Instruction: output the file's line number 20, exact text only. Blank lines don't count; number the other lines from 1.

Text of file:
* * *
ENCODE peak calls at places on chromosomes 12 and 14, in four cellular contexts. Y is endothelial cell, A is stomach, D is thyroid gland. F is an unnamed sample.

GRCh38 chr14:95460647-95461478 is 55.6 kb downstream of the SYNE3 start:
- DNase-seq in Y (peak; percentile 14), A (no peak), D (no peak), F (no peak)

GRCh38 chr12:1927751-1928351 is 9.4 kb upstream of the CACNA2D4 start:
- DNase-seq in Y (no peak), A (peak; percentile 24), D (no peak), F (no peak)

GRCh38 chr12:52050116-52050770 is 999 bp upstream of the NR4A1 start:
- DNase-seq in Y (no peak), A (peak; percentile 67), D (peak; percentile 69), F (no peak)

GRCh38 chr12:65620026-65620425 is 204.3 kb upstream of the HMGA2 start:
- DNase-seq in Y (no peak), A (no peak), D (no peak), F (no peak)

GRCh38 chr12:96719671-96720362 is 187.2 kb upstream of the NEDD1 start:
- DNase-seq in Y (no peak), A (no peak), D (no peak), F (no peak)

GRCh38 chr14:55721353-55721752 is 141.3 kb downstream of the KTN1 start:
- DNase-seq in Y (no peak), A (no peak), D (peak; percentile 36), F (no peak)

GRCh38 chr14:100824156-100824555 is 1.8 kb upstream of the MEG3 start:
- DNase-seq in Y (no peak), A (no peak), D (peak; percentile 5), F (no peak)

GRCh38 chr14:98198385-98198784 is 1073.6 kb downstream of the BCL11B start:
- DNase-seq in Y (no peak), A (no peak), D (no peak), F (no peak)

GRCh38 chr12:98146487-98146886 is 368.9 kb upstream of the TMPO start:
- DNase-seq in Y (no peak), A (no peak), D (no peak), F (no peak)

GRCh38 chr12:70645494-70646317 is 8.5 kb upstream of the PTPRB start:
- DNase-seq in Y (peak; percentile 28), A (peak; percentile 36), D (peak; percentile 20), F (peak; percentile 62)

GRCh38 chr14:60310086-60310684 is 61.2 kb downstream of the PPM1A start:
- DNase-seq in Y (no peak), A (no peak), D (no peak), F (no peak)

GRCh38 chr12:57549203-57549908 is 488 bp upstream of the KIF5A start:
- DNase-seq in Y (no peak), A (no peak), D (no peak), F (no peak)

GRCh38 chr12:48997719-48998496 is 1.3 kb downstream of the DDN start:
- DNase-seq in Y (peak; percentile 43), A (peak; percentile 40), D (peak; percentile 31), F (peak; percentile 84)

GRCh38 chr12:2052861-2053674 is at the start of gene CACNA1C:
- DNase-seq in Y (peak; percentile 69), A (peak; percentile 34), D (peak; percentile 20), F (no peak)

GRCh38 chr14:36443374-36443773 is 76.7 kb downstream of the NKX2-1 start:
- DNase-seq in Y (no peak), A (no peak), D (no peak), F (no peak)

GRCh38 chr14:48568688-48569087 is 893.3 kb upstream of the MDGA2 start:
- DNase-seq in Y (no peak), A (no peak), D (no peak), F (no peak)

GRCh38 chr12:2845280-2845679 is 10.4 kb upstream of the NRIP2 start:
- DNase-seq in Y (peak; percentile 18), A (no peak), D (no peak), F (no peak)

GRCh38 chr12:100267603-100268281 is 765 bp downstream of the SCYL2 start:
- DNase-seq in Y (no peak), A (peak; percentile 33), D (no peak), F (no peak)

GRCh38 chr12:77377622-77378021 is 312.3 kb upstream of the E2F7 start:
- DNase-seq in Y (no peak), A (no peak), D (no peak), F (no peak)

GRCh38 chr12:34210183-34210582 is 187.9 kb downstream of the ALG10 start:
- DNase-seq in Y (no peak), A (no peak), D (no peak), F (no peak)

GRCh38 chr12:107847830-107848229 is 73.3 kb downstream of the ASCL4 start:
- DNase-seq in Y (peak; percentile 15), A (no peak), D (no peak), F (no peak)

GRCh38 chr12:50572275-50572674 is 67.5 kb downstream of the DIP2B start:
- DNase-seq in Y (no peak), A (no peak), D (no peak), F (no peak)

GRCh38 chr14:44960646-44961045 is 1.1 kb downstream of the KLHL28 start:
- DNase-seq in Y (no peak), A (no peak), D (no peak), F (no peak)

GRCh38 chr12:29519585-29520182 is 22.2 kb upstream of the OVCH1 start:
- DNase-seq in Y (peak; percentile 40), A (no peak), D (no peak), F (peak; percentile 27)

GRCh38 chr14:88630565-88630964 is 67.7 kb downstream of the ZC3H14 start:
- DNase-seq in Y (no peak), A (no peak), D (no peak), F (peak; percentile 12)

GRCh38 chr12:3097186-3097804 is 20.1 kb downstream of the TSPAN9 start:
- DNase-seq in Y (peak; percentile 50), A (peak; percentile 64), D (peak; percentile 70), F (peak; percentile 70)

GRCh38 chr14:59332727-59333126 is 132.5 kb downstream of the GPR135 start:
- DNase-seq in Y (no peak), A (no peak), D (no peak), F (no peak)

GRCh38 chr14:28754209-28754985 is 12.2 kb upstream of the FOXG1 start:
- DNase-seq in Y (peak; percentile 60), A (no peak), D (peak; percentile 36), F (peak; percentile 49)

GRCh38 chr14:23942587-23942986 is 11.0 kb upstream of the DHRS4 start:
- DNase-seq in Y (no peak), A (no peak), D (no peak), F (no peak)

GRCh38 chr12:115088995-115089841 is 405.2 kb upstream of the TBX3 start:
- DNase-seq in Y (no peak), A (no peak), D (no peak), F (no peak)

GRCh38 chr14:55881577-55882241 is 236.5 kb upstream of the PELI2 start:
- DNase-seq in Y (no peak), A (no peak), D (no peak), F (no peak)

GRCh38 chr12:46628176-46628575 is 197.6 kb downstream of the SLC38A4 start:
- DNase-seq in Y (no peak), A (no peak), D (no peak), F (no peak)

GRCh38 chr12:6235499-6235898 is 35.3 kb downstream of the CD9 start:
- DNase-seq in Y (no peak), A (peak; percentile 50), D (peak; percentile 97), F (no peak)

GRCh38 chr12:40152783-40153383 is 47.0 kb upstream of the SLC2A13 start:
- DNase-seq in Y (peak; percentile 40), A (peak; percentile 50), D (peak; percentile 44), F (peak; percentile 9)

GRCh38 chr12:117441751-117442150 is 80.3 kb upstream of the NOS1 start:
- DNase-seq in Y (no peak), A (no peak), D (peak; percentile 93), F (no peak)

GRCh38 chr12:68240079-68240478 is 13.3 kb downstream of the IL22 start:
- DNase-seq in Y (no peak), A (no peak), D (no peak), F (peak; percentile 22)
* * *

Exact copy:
GRCh38 chr12:70645494-70646317 is 8.5 kb upstream of the PTPRB start: